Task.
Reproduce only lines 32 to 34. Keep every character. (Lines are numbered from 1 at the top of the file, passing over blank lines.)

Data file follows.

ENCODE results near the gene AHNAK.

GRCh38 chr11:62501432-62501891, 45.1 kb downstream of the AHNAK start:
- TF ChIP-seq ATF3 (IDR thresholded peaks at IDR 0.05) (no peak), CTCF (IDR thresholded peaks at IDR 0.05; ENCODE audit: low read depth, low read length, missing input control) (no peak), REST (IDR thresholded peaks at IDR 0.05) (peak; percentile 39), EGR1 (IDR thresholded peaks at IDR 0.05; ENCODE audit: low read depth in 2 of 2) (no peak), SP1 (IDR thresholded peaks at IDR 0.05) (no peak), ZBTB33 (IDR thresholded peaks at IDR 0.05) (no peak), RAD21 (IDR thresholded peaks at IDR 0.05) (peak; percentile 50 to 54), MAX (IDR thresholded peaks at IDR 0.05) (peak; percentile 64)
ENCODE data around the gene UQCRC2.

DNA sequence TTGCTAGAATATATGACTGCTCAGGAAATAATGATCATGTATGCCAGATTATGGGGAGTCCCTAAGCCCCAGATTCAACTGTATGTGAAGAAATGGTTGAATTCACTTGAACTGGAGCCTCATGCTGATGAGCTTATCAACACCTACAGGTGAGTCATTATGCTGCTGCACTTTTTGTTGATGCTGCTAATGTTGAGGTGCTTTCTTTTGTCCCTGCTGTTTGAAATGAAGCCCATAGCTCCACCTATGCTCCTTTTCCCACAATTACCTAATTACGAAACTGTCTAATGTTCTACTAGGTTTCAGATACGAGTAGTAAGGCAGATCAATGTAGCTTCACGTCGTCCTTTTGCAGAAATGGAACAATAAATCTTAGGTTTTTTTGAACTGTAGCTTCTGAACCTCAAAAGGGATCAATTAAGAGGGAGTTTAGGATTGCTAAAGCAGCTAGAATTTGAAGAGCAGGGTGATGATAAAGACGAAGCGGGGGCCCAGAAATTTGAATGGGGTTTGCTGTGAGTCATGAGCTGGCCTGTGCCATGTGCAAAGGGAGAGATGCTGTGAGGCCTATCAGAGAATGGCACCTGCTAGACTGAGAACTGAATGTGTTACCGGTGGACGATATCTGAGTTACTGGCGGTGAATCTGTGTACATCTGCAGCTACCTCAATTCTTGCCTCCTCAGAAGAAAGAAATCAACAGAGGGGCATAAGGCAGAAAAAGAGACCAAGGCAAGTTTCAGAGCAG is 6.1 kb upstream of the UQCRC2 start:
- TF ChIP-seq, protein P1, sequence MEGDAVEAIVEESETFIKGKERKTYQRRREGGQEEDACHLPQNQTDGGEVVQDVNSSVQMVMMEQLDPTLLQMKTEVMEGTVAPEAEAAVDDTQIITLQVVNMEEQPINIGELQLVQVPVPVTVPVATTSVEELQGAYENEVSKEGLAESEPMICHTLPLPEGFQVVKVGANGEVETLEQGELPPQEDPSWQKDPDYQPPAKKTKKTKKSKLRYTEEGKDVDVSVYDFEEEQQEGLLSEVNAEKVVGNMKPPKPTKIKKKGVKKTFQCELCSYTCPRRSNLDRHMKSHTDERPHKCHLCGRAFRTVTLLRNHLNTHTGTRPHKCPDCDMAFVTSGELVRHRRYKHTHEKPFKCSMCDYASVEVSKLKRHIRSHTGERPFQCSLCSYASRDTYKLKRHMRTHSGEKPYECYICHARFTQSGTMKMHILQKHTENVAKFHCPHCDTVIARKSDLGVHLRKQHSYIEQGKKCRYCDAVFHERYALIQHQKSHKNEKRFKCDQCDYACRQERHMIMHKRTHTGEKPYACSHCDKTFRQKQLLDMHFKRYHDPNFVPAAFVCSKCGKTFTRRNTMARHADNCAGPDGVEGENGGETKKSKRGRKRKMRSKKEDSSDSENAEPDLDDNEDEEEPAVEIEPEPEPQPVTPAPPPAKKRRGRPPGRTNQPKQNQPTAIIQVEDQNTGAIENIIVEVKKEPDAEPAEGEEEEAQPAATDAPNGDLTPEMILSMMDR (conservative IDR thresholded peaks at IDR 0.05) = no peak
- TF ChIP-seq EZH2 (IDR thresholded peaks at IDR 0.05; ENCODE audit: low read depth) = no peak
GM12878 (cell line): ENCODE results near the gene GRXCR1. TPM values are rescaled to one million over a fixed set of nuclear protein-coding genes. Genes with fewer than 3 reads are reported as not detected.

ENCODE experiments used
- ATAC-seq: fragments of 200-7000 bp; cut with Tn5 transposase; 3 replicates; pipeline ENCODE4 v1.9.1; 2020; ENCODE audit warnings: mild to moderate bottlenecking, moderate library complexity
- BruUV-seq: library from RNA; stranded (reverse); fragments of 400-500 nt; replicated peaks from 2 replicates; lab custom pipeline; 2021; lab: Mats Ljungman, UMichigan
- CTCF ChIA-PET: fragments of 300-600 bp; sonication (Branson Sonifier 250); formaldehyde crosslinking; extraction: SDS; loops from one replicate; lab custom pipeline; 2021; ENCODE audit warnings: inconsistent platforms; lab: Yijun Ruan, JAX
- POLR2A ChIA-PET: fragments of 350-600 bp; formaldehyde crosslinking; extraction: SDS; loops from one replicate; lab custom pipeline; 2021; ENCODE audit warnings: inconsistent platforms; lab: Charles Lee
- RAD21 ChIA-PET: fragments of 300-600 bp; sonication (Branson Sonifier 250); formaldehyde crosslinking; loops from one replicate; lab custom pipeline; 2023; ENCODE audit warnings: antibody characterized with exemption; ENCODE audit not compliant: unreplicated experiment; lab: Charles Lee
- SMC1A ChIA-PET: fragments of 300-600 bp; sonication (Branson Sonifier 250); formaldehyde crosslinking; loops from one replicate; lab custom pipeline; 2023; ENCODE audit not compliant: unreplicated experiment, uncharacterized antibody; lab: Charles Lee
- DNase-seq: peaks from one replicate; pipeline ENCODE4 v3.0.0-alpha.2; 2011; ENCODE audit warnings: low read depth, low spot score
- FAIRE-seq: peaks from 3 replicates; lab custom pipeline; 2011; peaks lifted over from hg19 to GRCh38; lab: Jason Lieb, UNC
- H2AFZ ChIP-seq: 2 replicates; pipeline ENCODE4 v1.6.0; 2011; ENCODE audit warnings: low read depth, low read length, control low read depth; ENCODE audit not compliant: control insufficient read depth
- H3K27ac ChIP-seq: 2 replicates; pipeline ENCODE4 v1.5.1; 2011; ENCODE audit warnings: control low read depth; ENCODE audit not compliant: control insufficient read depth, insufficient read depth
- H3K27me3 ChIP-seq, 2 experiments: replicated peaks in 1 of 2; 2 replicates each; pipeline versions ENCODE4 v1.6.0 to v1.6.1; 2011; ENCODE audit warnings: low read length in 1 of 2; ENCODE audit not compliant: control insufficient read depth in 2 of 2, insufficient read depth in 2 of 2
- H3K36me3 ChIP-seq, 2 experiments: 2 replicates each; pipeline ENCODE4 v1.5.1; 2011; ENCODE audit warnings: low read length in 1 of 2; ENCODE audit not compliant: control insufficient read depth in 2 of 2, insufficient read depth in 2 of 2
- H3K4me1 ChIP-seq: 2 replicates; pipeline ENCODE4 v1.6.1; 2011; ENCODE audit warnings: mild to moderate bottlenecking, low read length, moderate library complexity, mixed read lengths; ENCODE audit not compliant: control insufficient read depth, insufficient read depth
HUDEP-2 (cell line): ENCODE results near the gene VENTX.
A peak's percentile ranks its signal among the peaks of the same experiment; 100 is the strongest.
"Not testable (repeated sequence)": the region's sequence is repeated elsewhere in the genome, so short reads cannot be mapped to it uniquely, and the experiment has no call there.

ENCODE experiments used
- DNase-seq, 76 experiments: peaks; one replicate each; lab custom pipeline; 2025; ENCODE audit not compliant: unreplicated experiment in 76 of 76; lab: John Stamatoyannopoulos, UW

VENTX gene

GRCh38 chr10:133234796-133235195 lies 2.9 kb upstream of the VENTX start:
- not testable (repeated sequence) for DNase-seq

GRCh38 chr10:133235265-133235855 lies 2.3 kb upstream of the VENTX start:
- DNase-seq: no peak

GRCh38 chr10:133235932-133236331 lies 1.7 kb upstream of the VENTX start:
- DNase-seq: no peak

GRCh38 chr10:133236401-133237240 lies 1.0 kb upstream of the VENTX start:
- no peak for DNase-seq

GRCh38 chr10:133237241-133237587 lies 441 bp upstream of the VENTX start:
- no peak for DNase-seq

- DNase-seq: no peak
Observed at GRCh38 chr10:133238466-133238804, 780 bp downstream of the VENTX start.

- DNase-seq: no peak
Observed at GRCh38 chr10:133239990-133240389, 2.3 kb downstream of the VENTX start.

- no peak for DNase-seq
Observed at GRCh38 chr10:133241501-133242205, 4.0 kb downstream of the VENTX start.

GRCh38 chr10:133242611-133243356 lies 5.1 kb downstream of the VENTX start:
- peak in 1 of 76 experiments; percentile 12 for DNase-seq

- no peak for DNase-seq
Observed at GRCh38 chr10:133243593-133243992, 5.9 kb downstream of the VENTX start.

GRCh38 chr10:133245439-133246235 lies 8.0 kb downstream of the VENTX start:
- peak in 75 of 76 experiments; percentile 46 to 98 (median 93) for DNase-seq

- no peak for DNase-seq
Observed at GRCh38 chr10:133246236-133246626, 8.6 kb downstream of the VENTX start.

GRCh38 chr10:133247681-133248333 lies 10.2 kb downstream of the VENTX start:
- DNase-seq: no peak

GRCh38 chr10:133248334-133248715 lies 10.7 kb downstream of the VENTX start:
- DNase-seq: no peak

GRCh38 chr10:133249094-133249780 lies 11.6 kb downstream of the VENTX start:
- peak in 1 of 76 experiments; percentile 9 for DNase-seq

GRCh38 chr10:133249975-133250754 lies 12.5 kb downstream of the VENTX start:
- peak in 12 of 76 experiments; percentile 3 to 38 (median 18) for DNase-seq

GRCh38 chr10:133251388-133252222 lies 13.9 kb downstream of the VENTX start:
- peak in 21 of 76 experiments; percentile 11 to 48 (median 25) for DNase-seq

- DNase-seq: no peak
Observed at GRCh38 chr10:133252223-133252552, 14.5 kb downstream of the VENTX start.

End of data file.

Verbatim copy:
- DNase-seq: no peak

GRCh38 chr10:133235932-133236331 lies 1.7 kb upstream of the VENTX start:
- DNase-seq: no peak